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Expect no letup in FCPA enforcement, SEC chairman says

Thomson Reuters Accelus - Wed, 13 Feb 2013 12:16 GMT
Author: Compliance Complete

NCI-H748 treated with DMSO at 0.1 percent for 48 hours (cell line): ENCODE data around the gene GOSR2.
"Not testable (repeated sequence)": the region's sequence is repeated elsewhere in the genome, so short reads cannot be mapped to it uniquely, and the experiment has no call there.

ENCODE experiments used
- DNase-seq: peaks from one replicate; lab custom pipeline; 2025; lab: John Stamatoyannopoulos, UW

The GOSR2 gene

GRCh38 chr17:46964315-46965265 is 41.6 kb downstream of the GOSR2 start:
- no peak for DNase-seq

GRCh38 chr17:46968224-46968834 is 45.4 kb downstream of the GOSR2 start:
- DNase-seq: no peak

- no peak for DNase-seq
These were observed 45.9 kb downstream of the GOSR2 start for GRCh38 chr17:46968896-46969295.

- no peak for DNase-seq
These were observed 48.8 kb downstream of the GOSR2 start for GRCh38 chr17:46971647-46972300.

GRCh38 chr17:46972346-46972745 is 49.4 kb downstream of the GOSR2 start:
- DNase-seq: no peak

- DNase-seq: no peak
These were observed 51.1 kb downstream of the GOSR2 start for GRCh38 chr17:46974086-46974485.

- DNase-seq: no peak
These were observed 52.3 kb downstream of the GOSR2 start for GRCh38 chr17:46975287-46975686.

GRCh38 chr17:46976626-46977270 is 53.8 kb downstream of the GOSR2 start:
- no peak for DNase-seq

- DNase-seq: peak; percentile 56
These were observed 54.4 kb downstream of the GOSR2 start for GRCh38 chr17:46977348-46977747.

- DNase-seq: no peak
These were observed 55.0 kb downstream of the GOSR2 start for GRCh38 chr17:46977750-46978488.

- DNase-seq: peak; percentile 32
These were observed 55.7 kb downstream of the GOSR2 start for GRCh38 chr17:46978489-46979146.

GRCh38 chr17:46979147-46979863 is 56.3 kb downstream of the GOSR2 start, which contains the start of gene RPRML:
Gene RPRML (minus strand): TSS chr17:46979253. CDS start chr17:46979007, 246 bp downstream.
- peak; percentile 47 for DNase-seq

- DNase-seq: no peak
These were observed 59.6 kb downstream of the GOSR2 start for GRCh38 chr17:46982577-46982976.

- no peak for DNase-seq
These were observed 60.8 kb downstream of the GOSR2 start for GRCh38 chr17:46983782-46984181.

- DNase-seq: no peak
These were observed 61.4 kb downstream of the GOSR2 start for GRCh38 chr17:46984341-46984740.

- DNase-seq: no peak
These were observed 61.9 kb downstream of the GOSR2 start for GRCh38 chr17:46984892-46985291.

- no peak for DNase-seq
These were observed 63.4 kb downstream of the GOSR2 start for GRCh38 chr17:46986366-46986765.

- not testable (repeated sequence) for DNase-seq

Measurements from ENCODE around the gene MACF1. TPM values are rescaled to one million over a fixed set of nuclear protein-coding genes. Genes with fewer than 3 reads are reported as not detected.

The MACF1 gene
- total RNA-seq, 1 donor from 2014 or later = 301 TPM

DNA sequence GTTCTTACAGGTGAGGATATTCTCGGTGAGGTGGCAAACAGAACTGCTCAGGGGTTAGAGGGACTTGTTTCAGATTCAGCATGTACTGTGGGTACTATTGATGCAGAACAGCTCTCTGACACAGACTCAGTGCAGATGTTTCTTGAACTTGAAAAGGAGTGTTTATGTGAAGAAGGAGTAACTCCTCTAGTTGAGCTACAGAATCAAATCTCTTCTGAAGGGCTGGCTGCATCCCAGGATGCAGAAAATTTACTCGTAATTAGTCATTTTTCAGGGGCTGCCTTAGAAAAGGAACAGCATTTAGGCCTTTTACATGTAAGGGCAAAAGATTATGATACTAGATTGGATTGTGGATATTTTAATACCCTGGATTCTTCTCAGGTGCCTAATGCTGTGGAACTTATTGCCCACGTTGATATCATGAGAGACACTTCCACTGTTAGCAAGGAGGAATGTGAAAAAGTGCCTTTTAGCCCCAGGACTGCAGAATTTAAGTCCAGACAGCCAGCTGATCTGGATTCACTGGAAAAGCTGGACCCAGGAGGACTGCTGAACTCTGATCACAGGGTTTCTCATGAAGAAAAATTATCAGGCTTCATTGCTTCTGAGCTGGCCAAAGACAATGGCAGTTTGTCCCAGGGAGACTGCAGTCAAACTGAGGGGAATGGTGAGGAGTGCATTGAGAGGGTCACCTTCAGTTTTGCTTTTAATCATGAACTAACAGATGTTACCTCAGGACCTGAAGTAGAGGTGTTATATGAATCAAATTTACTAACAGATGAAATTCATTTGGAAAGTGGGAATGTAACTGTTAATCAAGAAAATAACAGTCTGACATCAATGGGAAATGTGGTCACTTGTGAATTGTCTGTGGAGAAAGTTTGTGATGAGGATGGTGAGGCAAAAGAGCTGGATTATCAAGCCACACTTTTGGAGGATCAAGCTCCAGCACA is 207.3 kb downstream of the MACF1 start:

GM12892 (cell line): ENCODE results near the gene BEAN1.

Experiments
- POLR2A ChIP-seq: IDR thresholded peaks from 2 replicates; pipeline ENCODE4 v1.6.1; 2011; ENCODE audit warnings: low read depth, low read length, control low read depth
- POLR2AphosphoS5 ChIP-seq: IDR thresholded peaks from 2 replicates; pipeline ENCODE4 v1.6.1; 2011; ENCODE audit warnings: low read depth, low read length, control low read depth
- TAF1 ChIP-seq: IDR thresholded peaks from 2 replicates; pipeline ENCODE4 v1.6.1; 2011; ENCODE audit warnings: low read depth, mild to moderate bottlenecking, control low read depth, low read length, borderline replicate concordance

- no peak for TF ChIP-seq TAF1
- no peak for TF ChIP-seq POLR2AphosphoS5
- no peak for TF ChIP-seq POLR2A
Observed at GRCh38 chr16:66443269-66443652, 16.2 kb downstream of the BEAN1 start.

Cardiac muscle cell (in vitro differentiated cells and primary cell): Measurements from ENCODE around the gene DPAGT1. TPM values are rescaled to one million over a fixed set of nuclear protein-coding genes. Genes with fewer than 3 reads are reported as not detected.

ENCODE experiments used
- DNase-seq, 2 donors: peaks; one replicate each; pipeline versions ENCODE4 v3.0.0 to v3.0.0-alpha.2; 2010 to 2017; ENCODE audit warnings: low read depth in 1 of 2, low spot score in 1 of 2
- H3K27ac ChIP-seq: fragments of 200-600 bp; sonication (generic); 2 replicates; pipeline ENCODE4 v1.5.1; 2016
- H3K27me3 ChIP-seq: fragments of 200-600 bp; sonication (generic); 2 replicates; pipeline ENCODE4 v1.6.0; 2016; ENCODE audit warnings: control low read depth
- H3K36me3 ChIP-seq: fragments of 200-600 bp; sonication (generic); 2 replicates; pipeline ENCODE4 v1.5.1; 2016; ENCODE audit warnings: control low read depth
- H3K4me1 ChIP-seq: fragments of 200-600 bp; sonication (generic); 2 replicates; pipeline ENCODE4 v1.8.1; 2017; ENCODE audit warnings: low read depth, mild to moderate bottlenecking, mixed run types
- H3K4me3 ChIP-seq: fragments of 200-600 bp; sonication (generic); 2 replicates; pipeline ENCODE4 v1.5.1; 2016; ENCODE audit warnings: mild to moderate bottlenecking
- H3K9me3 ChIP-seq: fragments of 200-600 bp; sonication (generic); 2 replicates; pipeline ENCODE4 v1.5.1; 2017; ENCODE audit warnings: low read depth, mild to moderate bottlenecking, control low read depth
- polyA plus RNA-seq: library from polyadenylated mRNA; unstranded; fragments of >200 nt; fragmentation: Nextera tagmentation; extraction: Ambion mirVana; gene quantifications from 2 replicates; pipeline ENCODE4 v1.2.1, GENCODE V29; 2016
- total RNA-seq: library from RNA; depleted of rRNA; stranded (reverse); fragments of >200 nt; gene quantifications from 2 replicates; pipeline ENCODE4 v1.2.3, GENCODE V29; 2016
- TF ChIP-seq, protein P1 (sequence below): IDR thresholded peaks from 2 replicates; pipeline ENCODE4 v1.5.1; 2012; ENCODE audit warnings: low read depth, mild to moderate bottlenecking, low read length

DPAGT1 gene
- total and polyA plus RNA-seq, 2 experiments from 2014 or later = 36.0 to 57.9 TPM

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By Stuart Gittleman, Compliance Complete The Securities and Exchange Commission is redoubling its efforts against foreign bribery and corruption, Chairman Elisse Walter said at a training conference Monday. Walter spoke to representatives of over 50 law enforcement and financial regulatory agencies from both developed and developing nations across the globe. The meeting followed a court ruling Friday by Manhattan federal judge Richard Sullivan letting the SEC pursue bribery charges under the Foreign Corrupt Practices Act against three former executives of Magyar Telekom, a Hungarian unit of Deutsche Telekom. If the two companies made false filings, as the SEC complaint alleged, for their American depositary receipts that were listed on U.S. exchanges, the SEC would have jurisdiction over transactions involving Macedonian officials, Sullivan said. Fighting corruption and cronyism is the right thing to do and the course that benefits non-U.S. countries' citizens, and it also helps U.S. firms that do business abroad, Walter said. "Increasing investment and encouraging growth in any one nation benefits all of its neighbors and trading partners. Stable financial markets fueling growing economies can create a virtuous cycle of international trade and investment that benefits us all." Corruption and cronyism, and opportunities for legal and regulatory arbitrage, also put competitive obstacles ahead of U.S. firms, Walter added, saying, "Failure to enforce laws can put honest companies at a disadvantage, harming those that play by the rules." The SEC and the Department of Justice, its crime-fighting partner, have imposed billions of dollars in sanctions against U.S. and non-U.S. entities over FCPA violations, including of the books-and-records provisions that particularly harm U.S. investors, Walter said. "Bribery means losing control of or deliberately falsifying books and records. Often, key executives or board members are kept in the dark, limiting their ability to make informed decisions about the company's business. Engaging in corrupt practices means weakening or circumventing internal control mechanisms, leaving a company less able to detect and end not just corruption but other questionable practices. A company that has lost its moral compass is in grave danger of losing its competitive roadmap as well, while shareholders are kept in the dark," Walter said. President Barack Obama has nominated Mary Jo White, former Debevoise white-collar defense lawyer and Manhattan U.S. Attorney, to succeed Walter in the SEC's top spot. White's prosecutors targeted white collar and complex securities and financial institution fraud, corporate criminal liability, public corruption and money laundering, as well as terrorism, organized crime, drug trafficking and racketeering. They dismantled the largest, most violent gangs in New York City, the biography on her former law firm website said. The Senate Banking is expected to hold a hearing on whether White can protect investors against the greediest gangs in the world while shepherding rulemaking and other regulatory priorities through a politically divisive environment, but has not set a date yet.

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